Bike set up for optimal cycling biomechanics
PhysioPlus NI is now offering 90 minute bike fits. This will involve an individual physical assessment to determine and address any predisposing factors both for injury prevention and performance enhancement along with specific measurements to ensure your bike is set-up correctly for you.
Most cycling injuries occur either traumatically (from a fall off the bike or a collision) or from overuse (often related to poor bike set-up)
For every cyclist, correct bike set up is essential in enhancing performance, preventing injury, and ensuring comfort.
Cyclists are pre-disposed to overuse injuries due to the amount of time spent in the saddle.
Knee pain is the most commonly reported overuse injury related to cycling, followed closely by lower back and neck complaints. Many of these injuries can be prevented or addressed if the bike is correctly set-up for the individual athlete.
Knee pain in cycling is often caused by incorrect seat position. A seat that is too high or too far back will increase knee extension (knee straightening) and irritate the iliotibial band which may be felt as pain on the outside of your knee. A seat that is too low or too far forward will cause excessive knee flexion (knee bend) and may irritate the underside of your kneecap and cause pain at the front of your knee. Asymmetry of the body can also cause knee pain. Cyclists with slight differences in leg length may have knee pain because the seat height is only adjusted for one side. Shoe inserts or orthotics may help correct this problem.
Lower back pain
A poor bike setup with a high seat and / or low handlebars can cause ‘slump’ postures causing the spine to be quite curved which can put more strain and irritation to discs, ligaments and the sciatic nerve. Decreased back and lower limb flexibility can also lead to pain and dysfunction. Over a long period, a curved spine on a bike will result in muscles working inefficiently. This can cause spinal stability muscles to quickly fatigue, causing pain and injury in other muscles and parts of the body which are required to compensate. Cyclists who use the incorrect muscles for stabilisation and power production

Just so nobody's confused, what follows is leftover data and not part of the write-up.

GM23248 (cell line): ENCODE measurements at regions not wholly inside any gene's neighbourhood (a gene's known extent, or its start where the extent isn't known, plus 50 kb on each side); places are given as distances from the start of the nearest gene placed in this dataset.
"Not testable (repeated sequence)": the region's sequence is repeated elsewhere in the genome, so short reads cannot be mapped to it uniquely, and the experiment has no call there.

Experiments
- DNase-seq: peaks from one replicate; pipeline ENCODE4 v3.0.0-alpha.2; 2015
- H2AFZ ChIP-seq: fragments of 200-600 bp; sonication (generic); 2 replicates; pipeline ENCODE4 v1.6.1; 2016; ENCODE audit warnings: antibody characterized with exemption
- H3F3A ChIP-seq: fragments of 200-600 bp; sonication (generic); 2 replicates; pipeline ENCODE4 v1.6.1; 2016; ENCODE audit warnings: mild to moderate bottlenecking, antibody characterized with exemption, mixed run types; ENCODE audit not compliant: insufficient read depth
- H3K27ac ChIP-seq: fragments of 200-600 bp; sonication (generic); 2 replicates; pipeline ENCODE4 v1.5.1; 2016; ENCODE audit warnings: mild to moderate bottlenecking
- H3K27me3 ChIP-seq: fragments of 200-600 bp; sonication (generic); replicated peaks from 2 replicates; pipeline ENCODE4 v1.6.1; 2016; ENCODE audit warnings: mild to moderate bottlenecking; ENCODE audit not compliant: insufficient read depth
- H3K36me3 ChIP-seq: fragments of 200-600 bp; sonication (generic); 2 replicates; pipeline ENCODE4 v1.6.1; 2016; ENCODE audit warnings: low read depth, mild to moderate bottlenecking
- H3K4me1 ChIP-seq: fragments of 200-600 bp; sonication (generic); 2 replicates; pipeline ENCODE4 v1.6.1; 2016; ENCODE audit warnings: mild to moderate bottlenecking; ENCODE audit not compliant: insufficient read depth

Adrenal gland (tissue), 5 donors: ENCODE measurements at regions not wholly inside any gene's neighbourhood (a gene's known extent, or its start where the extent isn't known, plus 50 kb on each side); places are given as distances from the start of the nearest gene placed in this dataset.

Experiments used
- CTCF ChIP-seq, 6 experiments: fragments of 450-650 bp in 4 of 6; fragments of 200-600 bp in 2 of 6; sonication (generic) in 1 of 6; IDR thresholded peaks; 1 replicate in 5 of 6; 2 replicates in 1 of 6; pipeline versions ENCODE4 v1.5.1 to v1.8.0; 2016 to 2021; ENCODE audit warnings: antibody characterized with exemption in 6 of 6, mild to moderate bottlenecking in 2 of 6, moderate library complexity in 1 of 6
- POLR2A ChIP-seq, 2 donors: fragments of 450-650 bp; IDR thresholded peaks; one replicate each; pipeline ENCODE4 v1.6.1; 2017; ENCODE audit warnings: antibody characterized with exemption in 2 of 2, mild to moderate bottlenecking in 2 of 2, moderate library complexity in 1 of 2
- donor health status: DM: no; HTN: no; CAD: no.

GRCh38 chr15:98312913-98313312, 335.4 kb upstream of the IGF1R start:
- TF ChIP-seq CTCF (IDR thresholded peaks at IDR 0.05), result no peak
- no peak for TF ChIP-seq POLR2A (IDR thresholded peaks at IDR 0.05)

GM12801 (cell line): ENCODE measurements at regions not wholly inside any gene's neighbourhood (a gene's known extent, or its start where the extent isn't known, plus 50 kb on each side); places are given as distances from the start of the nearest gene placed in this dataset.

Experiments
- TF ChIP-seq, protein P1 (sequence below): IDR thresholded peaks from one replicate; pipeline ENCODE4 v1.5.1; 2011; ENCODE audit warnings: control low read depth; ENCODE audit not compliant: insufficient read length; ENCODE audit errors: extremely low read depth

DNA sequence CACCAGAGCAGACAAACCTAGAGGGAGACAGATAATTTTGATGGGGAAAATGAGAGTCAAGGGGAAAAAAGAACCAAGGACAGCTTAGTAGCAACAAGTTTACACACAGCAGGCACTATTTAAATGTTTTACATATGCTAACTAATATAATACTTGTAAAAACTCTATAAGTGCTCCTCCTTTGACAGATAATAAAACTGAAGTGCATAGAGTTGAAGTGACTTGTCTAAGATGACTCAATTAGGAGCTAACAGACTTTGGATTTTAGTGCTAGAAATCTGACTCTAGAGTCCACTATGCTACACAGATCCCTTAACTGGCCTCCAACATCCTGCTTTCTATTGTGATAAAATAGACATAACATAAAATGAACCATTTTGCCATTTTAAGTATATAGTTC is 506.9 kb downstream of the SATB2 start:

will often suffer lower back, hip and knee pain. A seat that is too high or poor lumbopelvic control will also cause your hips to rock side to side, causing lateral movement through your lower back. Excessive side to side movement is both inefficient and increases the risk for overuse injuries in the back, hip, groin and knees.
Neck and upper back pain can be caused by poor positioning of the handle bars as well as incorrect bike size. Sudden increases in training volume can result in stress to structures unaccustomed to prolonged cycling postures, especially ‘slumped’ postures. Tight lower limb muscles can also cause ‘slumped postures’.
Cycling performance is affected by the interaction of the environment, bike, and athlete. Altering the relationship between any of these variables can impact performance, comfort, and injury. Although we may not be able to control the environment, we can change the relationship between the bike and the athlete. Changes in how your bike is set-up can alter joint angles, muscle lengths, and muscle moment arm lengths, thus affecting the tension-length, force-velocity-power relationships of multi-joint muscles and the effectiveness of force production. In other words, changing your position on the
bike can improve your cycling efficiency and performance.
In general, there are three factors to consider when setting up your bike: seat height, seat fore/aft position, and reach.
If the seat is too high, lower limb muscles are forced to work beyond their optimal length-tension relationship and therefore power output will decrease. If the seat is too low, there is a resultant increase in knee flexion which increases the load put through the knee, potentially leading to knee pain/injury.
Seat Fore/Aft Position
The fore/aft position of the seat has a big impact on knee loading. A seat too far forward can lead to increased compression forces on the knee. Conversely, a seat too far back results in over lengthening of the glutes and hamstrings which inhibits force production.
Reach is largely dependent on the type of cycling, how much priority is on performance versus comfort, and athlete specific variables such as flexibility. Therefore, there is more variability in finding the correct reach position. In general, with good positioning, the athlete should be able to maintain a flat neutral spine, shoulder blades back, a slight bend in the elbows, and relaxed upper limbs.
Although the importance of correct bike set-up has been widely acknowledged, the real challenge is in finding the correct cycling position considering all factors whilst allowing for the individual differences of each cyclist.
So whether you are concerned about pain which is aggravated by riding, or if you want to improve your performance we can help.